If you like beautiful scenery and a good stroll, we know a place.
Actually, we know several, but this one has been closed to visitors for 60 years.
The Trans Bhutan Trail reopens on September 28. The footpath covers 250 miles, connecting districts and historical sites across Bhutan, and it will be one of the world's great walks.
Bhutan imposes strict limits on yearly visitors in an attempt to reduce impact on the land. So, it can take some effort to get there and explore the trail. But to help you see it, and traverse it, travel company Red Savannah just introduced three new itineraries that follow the trail.
It would take a long time and some really good shoes to complete all 250 miles, but fortunately you don't have to tackle the whole thing at once. Instead, you can hike smaller sections of it, plotting your course to intersect with some of Bhutan's best sites and hotels.
The new Red Savannah itineraries range from eight to 12 days, and they'll take you to some of the most iconic and least-visited parts of the country. Take your pick.
Highlights of Bhutan & the Trans Bhutan Trail
This eight-day trip takes guests along some of the most iconic parts of the trail, with orchards, remote hillside dzongs and the famous Dochula Pass. Other highlights of the trip include climbing to the revered Tiger’s Nest Monastery and enjoying a spa day at COMO Uma Paro, a luxury hotel with sweeping views of the Paro Valley.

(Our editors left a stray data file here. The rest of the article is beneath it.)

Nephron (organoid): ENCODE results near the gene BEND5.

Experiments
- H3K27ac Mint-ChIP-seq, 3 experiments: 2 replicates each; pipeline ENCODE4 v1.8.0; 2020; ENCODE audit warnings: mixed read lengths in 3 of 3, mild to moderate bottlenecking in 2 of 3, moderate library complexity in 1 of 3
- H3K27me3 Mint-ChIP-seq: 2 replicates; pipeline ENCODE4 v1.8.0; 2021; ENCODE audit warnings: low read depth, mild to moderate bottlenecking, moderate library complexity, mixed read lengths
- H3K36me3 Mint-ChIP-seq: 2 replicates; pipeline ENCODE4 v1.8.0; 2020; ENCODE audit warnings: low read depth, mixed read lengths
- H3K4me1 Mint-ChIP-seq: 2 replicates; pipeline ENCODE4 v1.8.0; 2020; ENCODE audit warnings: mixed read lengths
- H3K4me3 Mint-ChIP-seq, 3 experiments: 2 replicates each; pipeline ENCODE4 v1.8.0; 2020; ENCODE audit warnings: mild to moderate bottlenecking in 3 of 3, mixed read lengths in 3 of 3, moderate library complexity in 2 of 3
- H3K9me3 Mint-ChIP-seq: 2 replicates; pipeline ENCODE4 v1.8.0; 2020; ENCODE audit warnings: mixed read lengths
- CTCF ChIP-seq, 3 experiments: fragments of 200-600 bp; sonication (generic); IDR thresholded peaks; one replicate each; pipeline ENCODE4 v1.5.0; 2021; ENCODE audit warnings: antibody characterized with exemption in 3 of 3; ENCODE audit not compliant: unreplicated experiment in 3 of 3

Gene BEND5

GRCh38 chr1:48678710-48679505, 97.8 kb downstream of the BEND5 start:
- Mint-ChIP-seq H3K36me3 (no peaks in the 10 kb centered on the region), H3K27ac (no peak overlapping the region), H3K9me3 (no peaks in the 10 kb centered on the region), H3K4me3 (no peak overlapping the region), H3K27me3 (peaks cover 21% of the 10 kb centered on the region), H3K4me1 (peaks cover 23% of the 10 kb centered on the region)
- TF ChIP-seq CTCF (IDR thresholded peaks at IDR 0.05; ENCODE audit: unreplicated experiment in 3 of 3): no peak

A Taste of the Trans Bhutan Trail
This 10-day trip includes two days of hiking along the trail and a taste of Bhutanese culture through traditional lunches in local farming villages. Attendees will also have the chance to engage in Bhutan’s national sport of archery, unwind at Gangtey Lodge’s spa, and see a black-necked crane at the Gangtey Goenpa monastery.
The Trans Bhutan Trail to Far East Bhutan
Visitors who join this 12-day trip will explore some of the country's least visited areas. The Eastern section of the trail unveils a few sites that most tourists will never experience, like the Namling waterfall, the ruins of the Zhongar Dzong fortress, and the historic Dramatese temple. The majority of the trip is spent along the Trans Bhutan Trail and includes outdoor lodging at the trail’s campsites (don't worry, they've got hot showers), and you'll feast on traditional Bhutanese meals.